“Cardiac telemetry is used throughout the entire hospital, except for the [emergency department], with a centralized monitoring station for capturing patients’ EKGs. So a patient could be in oncology or in our 10-story tower, but they are covered through the central monitoring station,” says Melo. In addition, mobile viewers enable caregivers to securely view the EKG from anywhere in the facility.
Taking it a step further, the facility’s ICU and cardiac ICU deploy bedside monitors that display many other types of patient-specific information in addition to EKGs, including pulse-oximetry, respiratory function, and invasive monitoring pressures. The data are sent to a server that is interfaced with the facility’s hospital information system and then made available for remote access on Web-enabled PCs.
“So doctors can view data from any computer using mobile viewers for any ICU, cardiac ICU, or telemetry patient. Having that remote access is so helpful in the management of patient care,” Melo says. That same data can be placed in the hospital’s EMR to be reviewed, verified, and charted by nurses, a feature Ball Memorial found to be essential as it looks to evolve into an even more electronic environment.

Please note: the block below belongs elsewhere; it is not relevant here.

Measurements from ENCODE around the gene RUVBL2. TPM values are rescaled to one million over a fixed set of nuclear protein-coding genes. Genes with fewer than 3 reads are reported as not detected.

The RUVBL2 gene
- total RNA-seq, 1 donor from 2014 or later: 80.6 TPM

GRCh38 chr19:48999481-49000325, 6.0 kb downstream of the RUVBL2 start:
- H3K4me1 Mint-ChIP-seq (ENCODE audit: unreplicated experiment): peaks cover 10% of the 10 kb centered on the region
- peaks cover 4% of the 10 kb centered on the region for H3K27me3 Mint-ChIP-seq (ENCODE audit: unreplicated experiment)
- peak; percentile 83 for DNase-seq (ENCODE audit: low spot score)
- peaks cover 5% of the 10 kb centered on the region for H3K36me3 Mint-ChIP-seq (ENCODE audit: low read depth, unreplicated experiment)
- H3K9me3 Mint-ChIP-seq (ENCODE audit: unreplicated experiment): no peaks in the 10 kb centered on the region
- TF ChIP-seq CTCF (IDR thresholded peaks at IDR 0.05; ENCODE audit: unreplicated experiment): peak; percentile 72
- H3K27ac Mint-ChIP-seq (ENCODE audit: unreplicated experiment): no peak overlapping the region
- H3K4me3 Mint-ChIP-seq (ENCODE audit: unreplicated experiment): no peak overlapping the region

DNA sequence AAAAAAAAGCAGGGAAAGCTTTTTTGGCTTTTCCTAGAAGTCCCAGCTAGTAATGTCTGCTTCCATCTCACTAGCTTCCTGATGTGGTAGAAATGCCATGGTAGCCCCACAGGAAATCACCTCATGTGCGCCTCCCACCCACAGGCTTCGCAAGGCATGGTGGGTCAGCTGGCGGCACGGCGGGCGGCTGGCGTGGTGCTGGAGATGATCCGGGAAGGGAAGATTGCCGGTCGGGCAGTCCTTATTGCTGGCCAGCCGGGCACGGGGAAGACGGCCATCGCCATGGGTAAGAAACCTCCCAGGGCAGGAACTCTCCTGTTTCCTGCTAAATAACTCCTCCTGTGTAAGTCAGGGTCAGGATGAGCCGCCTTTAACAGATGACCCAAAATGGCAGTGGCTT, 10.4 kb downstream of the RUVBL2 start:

Patient safety is another care aspect that has been affected by Ball Memorial’s adoption of wireless technology. “The integration software takes alerts and sorts them by patient and caregiver. When a life-threatening alert happens, within 10 seconds it takes the alarm and sends it to the nurse that is assigned to that patient, telling them what type of alert it is,” says Melo. The nurse can then respond or defer it to the next nurse if he or she is already with a patient.
The technology is also available in the ICU and cardiac ICU, where it can alert staff in the event that a ventilator becomes disconnected, as well as provide notification of unexpected “bed exits” that may lead to high-risk patients being injured in a fall. “We’ve seen fall rates decrease and patient quality scores increase,” Melo says. “Patients love having the nurses closer to them because nurses no longer need to be in one place overseeing patient monitors, but rather they have the information available to them remotely.”
Melo notes healthcare today is much different from that of the past when acquiring the latest technology was more of a luxury for facilities. “There is no reason not to be wise users of technology. Facilities must deploy technology that ultimately contributes to improved patient care,” she says.
In today’s budget-conscious times, how does a provider dip its toe into the wireless technology sector? Makhija recommends beginning with mobile viewers, which provide the ability to wirelessly exchange information through a facility’s current IT infrastructure.
“The ability for a caregiver to have almost instant access to all of a patient’s information is very valuable. It falls in line with the goals set forth by GE Healthcare to get the best information to caregivers at the right place and right time so that the best patient care decisions can be made,” he says.
— Annie Macios is a freelance writer based in Doylestown, Pa.